Vermicomposting is composting with worms. Why am I interested in worms? There are a few motivations:
About a third of our household waste is food scraps, peelings or wasted food. This most likely ends up in landfill. In the landfill it will breakdown anaerobically to a black nasty gunk creating methane in the process. This also means we are constantly taking out nutrients from the world and burying them where they are no good to anybody – not very sustainable. How much landfill can we realistically with anyway?.
Vermicompost is also the best compost you can have for growing anything. It releases nutrients at a much more natural rate compared to other fertilisers and people who use vermicompost refer to it as black gold reporting far superior results than using other composts and fertilisers. If produced correctly it also has the perfect nitrogen to carbon ratio for plants to grow.
Finally one more motivation is to have a circular environmental economy so to speak on the small holding. This means that we grow food to eat and left over food and plant material is composted along with waste cardboard, paper and certain other things. The compost is then used to grow more food etc. Ultimately I’d like to grow mushrooms as well and these produce a lot of CO2 which needs to be removed from the mushroom fruiting room. If you pump this into the greenhouse the plants there will thrive also. The by product of growing the mushrooms – the substrate – is known to be excellent for the worms so everything gets used and nothing is wasted.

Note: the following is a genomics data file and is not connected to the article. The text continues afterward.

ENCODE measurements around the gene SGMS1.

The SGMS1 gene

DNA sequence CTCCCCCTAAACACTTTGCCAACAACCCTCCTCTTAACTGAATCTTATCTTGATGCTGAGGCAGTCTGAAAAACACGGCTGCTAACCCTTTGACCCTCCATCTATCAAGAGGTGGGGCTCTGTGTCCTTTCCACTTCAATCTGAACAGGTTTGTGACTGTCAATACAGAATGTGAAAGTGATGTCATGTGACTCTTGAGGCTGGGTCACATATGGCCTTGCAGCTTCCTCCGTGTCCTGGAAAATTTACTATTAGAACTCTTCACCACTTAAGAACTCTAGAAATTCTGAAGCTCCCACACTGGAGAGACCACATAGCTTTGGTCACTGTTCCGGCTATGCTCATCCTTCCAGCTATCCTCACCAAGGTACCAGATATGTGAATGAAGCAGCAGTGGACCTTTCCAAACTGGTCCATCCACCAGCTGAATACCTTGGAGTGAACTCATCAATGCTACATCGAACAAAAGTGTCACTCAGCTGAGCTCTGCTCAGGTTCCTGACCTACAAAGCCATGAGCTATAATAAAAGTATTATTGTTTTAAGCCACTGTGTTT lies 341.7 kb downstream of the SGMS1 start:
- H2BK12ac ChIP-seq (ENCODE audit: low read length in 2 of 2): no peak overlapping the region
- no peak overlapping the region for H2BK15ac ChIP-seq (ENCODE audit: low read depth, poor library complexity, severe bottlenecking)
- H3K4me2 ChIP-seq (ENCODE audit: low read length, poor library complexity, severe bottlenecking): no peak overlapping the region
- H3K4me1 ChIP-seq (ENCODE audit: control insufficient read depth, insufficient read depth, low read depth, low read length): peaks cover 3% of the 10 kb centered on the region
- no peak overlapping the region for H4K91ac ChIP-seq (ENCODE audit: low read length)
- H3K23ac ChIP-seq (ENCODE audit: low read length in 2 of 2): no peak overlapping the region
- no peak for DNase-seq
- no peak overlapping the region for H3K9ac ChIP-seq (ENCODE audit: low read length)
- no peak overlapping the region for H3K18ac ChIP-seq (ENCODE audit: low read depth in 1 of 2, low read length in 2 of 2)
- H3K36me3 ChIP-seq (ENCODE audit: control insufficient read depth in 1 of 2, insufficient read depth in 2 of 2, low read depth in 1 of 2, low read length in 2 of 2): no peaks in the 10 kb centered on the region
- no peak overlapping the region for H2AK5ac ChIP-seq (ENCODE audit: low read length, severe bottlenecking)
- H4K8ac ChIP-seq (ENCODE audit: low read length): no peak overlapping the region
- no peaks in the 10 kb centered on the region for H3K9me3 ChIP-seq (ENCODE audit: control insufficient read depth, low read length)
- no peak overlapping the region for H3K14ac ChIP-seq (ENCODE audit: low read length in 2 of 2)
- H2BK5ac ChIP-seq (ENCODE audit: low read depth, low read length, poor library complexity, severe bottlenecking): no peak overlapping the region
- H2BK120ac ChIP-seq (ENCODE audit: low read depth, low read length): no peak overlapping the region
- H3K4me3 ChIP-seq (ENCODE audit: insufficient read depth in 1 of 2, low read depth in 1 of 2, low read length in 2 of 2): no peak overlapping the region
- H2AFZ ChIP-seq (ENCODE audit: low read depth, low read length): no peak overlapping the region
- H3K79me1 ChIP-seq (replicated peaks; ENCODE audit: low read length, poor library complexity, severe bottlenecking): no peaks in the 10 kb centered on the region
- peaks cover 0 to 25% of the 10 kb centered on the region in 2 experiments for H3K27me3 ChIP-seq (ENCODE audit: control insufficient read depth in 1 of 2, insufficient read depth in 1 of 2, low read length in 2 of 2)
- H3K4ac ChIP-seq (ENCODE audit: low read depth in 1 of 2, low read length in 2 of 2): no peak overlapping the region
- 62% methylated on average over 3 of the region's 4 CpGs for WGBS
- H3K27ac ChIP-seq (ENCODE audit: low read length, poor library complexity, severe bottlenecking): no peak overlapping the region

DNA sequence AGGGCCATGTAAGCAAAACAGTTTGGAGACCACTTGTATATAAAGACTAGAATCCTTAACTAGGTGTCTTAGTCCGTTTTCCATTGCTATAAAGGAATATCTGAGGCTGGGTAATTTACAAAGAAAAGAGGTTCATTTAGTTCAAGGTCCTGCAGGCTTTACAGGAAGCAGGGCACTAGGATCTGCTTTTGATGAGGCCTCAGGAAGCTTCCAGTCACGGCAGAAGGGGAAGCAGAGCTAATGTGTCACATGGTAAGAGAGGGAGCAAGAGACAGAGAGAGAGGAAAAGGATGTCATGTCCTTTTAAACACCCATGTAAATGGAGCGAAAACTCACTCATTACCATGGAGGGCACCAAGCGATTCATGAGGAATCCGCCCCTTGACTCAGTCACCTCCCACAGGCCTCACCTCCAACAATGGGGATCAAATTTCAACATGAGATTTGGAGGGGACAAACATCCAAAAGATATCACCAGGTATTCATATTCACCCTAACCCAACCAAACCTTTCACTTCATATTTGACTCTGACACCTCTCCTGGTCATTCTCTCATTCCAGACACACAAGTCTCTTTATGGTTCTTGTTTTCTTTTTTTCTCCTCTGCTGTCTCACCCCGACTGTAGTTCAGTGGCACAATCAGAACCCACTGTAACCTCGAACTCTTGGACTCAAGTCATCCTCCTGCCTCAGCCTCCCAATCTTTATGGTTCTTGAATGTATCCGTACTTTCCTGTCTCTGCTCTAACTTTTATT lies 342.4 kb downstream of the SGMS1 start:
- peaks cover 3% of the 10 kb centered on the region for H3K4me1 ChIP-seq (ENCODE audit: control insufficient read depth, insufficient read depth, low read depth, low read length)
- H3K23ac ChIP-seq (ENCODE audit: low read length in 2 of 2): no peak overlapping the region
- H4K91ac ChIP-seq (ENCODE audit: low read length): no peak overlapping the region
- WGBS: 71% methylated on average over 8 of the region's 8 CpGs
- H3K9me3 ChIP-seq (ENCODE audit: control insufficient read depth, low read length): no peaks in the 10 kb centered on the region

One of the issues for raising worms where we are, is the cold weather and they will become fairly inactive during the colder months. So I have decided to build the first wormery in the bath we took out of the cottage during the renovations and house it in the old hay barn. However I will build in a heating cable and insulate around the bath. This will be thermostatically controlled and I will monitor the temperatures remotely. If you haven’t guessed yet, I’m an engineer who needs a new project quite often! (Lets just say there are a few that didn’t get finished and leave it at that :-)). As I intend to be able to monitor temperature and hopefully in the future pH and moisture remotely and set alarm limits etc – I’m calling this project ‘the Internet of Worms!’.